Saturday, Jan 28, 2023 | Last Update : 02:49 AM IST

  Turkey: No deal if European Union falls short

Turkey: No deal if European Union falls short

AFP
Published : Apr 8, 2016, 12:01 am IST
Updated : Apr 8, 2016, 12:01 am IST

Turkish President Recep Tayyip Erdogan on Thursday warned the European Union that Ankara would not implement a key deal on reducing the flow of migrants if Brussels failed to fulfil its side of the ba

Turkish President Recep Tayyip Erdogan on Thursday warned the European Union that Ankara would not implement a key deal on reducing the flow of migrants if Brussels failed to fulfil its side of the bargain.

Mr Erdogan’s typically combative comments indicated that Ankara would not sit still if the EU fell short on a number of promises in the deal, including visa-free travel to Europe for Turks by this summer.

“There are precise conditions. If the European Union does not take the necessary steps, then Turkey will not implement the agreement,” Mr Erdogan said in a speech at his presidential palace in Ankara.

The March 18 accord sets out measures for reducing Europe’s worst migration crisis since World War II, including stepped-up checks by Turkey and the shipping back to Turkish territory of migrants who land on the Greek islands.

In return, Turkey is slated to receive benefits including visa-free travel for its citizens to Europe, promised “at the latest” by June 2016.

Turkey is also to receive a total of six billion euros in financial aid up to the end of 2018 for the 2.7 million Syrian refugees it is hosting.

Marc Pierini, visiting scholar at Carnegie Europe, described the visa-free regime as one of the “biggest benefits for Turkey” in the migrant deal.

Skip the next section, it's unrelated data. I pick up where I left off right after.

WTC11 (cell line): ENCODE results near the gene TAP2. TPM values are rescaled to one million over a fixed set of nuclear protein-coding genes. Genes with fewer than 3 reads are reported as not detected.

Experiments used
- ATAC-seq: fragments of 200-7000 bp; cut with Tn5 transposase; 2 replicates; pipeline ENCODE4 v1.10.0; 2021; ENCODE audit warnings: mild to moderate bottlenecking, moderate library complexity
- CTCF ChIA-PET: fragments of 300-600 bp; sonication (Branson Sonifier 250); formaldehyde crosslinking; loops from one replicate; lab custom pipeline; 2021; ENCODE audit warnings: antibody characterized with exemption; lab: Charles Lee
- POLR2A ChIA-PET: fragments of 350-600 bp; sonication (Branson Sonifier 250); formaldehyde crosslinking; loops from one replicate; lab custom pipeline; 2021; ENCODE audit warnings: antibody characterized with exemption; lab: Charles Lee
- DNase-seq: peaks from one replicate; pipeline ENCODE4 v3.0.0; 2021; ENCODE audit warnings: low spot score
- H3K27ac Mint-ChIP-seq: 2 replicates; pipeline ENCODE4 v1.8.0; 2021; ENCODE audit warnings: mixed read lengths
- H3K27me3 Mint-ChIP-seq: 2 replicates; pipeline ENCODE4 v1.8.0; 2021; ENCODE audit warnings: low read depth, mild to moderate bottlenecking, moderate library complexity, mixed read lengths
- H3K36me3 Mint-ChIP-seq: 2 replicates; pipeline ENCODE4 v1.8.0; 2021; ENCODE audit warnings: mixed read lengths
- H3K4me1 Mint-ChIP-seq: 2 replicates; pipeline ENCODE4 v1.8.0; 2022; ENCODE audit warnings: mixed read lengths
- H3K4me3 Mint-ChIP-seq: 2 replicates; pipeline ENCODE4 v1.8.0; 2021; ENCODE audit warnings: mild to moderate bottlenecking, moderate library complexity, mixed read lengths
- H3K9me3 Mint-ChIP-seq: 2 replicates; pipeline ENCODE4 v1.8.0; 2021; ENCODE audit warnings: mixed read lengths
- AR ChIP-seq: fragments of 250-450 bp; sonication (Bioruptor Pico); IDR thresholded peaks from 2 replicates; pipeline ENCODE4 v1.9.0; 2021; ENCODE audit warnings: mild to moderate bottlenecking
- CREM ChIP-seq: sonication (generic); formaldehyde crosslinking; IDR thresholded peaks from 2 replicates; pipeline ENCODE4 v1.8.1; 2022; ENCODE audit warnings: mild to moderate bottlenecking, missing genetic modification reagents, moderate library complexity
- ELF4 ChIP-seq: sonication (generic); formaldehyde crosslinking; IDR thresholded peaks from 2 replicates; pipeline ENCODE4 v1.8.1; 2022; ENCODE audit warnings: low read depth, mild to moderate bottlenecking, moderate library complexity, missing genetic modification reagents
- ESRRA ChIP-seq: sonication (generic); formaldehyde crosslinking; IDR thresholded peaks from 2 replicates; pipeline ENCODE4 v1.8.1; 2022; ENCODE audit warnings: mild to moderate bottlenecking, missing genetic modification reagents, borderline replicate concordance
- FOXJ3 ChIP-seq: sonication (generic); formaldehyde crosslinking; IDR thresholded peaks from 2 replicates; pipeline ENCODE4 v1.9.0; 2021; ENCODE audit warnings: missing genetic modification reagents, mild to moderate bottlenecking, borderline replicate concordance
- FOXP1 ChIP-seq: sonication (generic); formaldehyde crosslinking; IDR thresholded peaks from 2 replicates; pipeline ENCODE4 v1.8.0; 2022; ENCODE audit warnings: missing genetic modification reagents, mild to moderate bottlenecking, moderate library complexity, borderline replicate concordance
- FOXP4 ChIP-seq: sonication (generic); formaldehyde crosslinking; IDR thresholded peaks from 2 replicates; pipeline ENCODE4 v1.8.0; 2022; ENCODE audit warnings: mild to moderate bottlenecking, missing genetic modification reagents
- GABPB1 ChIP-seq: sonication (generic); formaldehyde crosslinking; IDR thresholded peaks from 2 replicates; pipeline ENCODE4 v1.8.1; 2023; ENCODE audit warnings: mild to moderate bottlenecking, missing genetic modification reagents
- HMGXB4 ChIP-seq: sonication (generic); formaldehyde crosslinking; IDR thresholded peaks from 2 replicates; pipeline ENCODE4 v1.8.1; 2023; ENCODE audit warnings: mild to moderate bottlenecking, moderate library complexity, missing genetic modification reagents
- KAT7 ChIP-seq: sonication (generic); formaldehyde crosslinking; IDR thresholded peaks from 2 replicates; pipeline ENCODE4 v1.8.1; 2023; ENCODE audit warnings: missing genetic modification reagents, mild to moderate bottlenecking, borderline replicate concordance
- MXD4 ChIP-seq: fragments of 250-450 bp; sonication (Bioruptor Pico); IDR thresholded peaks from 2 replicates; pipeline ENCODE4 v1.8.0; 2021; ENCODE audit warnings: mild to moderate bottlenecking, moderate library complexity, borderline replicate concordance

He said that Turkey still has to fulfil 72 conditions on its side to gain visa-free travel to Europe’s passport-free Schengen zone and that the move would also have to be approved by EU interior ministers.

“We shall see if that is a realistic prospect,” he said.

Turkey’s long-stalled accession process to join the EU is also supposed to be re-energised under the deal. But Mr Pierini said there were many conditions still to be fulfilled here.

“The worst reading of the EU-Turkey deal would be to imagine that Turkey is about to get a ‘discount’ on EU membership conditions just because of the refugees,” he said.

Mr Erdogan argued Turkey deserved something in return for its commitment to Syrian refugees, on whom it has spent some $10 billion since the Syrian conflict began in 2011.

Germany must take care to integrate refugees as quickly as possible after they arrive in the country or risk the rise of political and religious extremism, President Joachim Gauck said on Thursday.

Mr Gauck said the experience of other countries had shown that the sooner new arrivals with a realistic chance of staying could learn German and find work, the better for everyone.

Meanwhile, the first Syrian family to be resettled in the US under a speeded-up “surge operation” for refugees left Jordan on Wednesday and arrived in Kansas City, Missouri, to start a new life.

Ahmad al-Abboud, who is being resettled with his wife and five children, said he is thankful to Jordan, where he has lived for three years after fleeing Syria. He said he was ready to build a better life in the US.

Location: Turkey, Istanbul